Family Room Mantel...
Cozy Cabin...

Sweet Deer...

Hungry Little Mice...

Ornament I made from Graphics Fairy tutorial.

Family Room Tree...
Burlap, Felt Snowflakes, and Woodland Creatures.

Hallway Village...Vintage Style Houses.

Smaller Hallway Tree...
Sits on an old German sled.
George's Grandmother's Nativity.
The pieces are quite large!
For the garland I found some lovely Nativity Christmas cards from other lands

I kept the cards simple.

I made paper chains for the garlands over the doors.
They are from the pages of an old dictionary I have been crafting with for years.
I hope you have enjoyed this brief peek.  I left a couple of rooms undecorated this year...and the sky didn't fall!  Imagine that!
Merry Christmas!

Monday, December 9, 2013

Collecting Vintage Christmas...Snow Domes!

Vintage Christmas Snow Domes!

 The Kitschier the Better...
One of the things I loved about Mary Engelbreit's Home Companion was the "Finders Keepers" feature in each issue. One December article was about plastic snow domes (or globes.)  Plastic snow domes became popular in the 1950's, made in Japan or Hong Kong.  Some of them are so cheesy and cheap looking that you can often find one at the thrift store for less than $1.  Seen a collection...they are colorful and very, very fun!

My Small Collection...
Five Figural Snow Domes

I had already started a small collection of figural snow domes before the magazine article came out.  I was please to find out that figure-shaped domes are hard to find.  Some shapes, like an elf with a gnome and mushroom in its tummy is really rare.  I have a Santa with a Nativity scene in his tacky is that?  The tipsy Santa hanging on a light pole is really a funny one.  I don't think any of my little guys are particularly valuable to anyone but me.  I don't always display them, so it's fun to post them here.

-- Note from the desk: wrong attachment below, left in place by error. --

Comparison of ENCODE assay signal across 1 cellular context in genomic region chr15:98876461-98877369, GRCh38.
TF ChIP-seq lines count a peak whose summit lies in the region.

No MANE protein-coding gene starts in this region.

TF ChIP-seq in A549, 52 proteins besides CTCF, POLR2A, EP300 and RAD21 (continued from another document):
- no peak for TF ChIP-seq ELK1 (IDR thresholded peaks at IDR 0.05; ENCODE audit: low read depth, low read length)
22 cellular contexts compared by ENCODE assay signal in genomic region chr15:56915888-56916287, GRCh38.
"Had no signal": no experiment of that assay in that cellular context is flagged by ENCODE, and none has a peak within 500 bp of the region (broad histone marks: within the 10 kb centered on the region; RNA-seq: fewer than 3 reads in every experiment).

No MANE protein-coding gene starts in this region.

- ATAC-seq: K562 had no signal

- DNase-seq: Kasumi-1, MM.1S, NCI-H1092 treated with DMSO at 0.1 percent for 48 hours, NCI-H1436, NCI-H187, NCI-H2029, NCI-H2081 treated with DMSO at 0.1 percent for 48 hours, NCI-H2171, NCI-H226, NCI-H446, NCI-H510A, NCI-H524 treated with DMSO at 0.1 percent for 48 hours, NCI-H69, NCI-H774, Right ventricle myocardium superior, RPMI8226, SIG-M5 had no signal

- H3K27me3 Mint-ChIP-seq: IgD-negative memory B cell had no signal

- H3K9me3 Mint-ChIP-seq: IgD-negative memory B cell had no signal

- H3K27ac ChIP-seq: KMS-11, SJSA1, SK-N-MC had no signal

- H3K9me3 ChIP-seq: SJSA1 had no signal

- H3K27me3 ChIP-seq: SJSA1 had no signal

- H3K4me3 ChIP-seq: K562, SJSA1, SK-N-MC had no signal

Love, Shirley

I'm reposting this from November of 2011.  I hate being lazy, but this is the third year in a row that I've gotten sick the first week of December.  My Christmas Spirit has been sadly lacking and my computer is having issues since Comcast dropped off the new router.  Hope to be back in good spirits soon. =D

Tuesday, November 26, 2013

Pilgrims and Pioneers...My Family History at Thanksgiving!

Thanksgiving in old Alpine, Utah...
Autumn brings with it the desire to put away food, fuel, warm clothing and bedding, along with feed for livestock against the harshness of winter.

The days shorten and feelings of urgency grow stronger.  There are no longer enough hours of daylight to get everything done.  Many hands make for lighter work.  If everyone in the village helps out, there will be plenty for all.  When the work is done, there will be time for fun and celebrations.  A time of Thanksgiving.

The hardy settlers of Alpine and Highland, Utah found ways to mix work and fun during harvest time.  When the fruit trees in Alpine started to produce, those with orchards shared with others.  The ladies came with paring knives and pans and worked for hours preparing fruit to be dried.  It would be placed on clean cloths upon the roofs, slabs on sawhorses, or whatever else was handy.